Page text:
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N.H. House Advances Lead Testing Bill for Young Kids, School Drinking Water

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A bill that would strengthen rules to prevent childhood lead poisoning is one step closer to the governor’s desk.

The New Hampshire House passed the proposal by a wide margin on the first session day of the year Wednesday.

The bill, which was a holdover from last year, mandates lead testing for all New Hampshire kids aged 1 and 2, though parents can opt out.

It also lowers the blood-lead level at which the state will intervene, and creates a loan fund to help landlords deal with lead paint issues.

The bill was amended to require lead testing in drinking water at public schools and day cares.

Representative Frank Byron, a Republican from Litchfield, said it's a first step toward fixing lead issues in New Hampshire’s aging housing stock.

“It has been 40 years since this nation banned lead paint and moved toward the eventual elimination of lead in gasoline and plumbing,” he said. “It is time for the state to do its part and to change again the laws that affect our children as far as lead poisoning.”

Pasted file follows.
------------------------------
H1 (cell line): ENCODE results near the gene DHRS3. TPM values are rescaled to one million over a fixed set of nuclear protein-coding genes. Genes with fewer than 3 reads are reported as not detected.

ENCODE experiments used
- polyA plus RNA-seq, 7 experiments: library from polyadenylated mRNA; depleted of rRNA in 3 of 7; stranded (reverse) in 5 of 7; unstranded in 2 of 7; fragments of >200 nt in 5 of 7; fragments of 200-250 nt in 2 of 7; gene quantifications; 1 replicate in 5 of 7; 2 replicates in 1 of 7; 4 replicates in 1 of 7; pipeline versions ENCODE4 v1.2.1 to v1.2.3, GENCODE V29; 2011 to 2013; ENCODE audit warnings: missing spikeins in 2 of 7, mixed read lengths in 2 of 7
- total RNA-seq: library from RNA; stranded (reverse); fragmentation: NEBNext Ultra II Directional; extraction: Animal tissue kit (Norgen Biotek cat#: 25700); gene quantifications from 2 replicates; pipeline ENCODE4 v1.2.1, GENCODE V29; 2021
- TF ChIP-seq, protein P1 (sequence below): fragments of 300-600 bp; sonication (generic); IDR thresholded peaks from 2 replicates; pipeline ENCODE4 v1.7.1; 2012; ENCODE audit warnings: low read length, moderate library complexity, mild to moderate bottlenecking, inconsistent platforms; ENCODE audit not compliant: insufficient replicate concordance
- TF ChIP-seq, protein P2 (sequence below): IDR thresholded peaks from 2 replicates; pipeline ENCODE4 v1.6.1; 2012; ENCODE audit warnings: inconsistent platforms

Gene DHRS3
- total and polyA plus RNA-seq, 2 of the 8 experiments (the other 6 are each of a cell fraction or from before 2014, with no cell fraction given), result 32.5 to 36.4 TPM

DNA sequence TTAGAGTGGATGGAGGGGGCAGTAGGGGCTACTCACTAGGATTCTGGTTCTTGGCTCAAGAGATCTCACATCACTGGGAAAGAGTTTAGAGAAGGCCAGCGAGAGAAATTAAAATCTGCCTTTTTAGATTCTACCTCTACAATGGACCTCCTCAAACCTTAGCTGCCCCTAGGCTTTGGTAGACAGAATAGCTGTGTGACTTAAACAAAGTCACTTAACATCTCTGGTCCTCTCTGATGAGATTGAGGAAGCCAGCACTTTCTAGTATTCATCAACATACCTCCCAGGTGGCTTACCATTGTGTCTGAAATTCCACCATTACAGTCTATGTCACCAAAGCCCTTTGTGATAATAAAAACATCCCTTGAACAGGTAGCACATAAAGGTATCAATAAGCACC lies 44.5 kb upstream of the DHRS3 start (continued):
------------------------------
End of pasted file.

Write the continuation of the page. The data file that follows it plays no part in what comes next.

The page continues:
Opponents of the bill worry tightening the lead limit by 2021 will over-burden landlords or the healthcare system. The state Senate will decide whether to adopt the House version of the bill later this month. 

Annie has covered the environment, energy, climate change and the Seacoast region for NHPR since 2017. She leads the newsroom's climate reporting project, By Degrees.

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